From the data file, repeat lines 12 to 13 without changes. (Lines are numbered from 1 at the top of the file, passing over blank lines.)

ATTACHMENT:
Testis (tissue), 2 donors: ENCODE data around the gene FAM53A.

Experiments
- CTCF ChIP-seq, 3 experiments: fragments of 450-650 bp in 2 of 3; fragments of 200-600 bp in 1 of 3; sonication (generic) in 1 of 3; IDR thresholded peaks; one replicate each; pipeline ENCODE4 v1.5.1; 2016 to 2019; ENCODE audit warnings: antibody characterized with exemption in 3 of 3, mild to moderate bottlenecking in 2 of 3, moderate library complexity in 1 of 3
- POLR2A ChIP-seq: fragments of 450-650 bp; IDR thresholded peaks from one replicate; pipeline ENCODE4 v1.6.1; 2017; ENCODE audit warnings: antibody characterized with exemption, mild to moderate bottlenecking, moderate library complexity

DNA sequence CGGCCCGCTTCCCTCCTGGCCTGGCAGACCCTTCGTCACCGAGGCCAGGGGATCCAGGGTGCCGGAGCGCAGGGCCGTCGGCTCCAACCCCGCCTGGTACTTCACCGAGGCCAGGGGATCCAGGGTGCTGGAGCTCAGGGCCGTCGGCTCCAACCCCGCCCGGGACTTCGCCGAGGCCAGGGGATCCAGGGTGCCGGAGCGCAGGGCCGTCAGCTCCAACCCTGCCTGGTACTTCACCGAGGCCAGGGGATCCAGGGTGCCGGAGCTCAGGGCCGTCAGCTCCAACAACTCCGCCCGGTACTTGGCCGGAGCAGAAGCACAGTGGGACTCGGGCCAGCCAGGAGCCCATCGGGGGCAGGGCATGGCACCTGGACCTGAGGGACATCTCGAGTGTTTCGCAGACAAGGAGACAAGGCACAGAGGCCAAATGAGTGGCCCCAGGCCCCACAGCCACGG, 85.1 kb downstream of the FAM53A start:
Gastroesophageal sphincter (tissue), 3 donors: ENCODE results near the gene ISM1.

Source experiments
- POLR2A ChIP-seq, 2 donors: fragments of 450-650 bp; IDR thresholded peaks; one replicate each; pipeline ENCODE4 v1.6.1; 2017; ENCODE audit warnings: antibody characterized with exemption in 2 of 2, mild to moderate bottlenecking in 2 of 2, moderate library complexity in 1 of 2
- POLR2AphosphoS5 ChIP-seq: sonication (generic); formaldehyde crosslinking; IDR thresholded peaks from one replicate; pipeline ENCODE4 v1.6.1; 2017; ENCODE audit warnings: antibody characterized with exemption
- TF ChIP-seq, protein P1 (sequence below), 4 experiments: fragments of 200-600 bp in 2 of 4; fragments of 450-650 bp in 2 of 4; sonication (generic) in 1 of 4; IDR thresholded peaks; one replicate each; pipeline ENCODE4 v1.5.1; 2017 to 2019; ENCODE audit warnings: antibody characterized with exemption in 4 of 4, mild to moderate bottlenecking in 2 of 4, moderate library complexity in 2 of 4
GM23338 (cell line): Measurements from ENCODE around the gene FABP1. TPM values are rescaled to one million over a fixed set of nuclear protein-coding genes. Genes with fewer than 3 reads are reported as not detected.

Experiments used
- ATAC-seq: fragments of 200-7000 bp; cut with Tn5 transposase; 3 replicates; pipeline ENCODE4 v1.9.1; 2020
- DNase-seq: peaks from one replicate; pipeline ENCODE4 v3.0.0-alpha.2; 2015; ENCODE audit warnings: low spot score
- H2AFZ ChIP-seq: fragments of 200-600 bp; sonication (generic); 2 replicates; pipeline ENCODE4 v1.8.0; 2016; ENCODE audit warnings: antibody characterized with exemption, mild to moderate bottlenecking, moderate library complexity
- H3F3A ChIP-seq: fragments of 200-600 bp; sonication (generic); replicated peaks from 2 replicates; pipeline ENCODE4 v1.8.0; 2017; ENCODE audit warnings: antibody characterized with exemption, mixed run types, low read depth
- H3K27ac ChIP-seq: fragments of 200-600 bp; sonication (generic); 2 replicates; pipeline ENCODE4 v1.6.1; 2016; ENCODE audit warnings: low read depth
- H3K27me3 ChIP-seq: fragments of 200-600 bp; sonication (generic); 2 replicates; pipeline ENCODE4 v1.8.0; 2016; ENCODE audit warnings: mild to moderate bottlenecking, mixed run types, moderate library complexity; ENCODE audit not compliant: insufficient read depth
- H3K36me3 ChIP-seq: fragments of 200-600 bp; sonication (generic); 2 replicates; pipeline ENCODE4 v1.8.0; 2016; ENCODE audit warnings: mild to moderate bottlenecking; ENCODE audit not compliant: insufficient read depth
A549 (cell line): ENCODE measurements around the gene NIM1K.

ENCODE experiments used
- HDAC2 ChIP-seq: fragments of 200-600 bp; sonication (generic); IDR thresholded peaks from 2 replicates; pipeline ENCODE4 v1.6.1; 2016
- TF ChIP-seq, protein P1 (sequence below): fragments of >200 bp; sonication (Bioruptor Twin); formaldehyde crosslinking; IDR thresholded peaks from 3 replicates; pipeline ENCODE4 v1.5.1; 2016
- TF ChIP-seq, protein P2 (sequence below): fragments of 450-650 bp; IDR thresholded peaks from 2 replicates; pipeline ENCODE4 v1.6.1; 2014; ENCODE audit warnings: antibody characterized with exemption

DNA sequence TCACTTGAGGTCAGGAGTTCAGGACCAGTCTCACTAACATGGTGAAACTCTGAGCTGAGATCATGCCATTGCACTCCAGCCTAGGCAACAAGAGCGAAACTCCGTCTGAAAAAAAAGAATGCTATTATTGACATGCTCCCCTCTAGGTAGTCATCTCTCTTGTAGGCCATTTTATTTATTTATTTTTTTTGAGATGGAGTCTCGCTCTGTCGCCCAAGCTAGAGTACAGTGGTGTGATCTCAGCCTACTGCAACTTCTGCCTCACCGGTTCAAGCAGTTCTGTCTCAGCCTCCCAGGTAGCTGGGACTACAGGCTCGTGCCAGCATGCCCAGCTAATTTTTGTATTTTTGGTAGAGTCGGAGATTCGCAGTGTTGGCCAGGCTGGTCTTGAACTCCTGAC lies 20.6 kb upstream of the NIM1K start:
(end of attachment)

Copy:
Experiments used
- ATAC-seq: fragments of 200-7000 bp; cut with Tn5 transposase; 3 replicates; pipeline ENCODE4 v1.9.1; 2020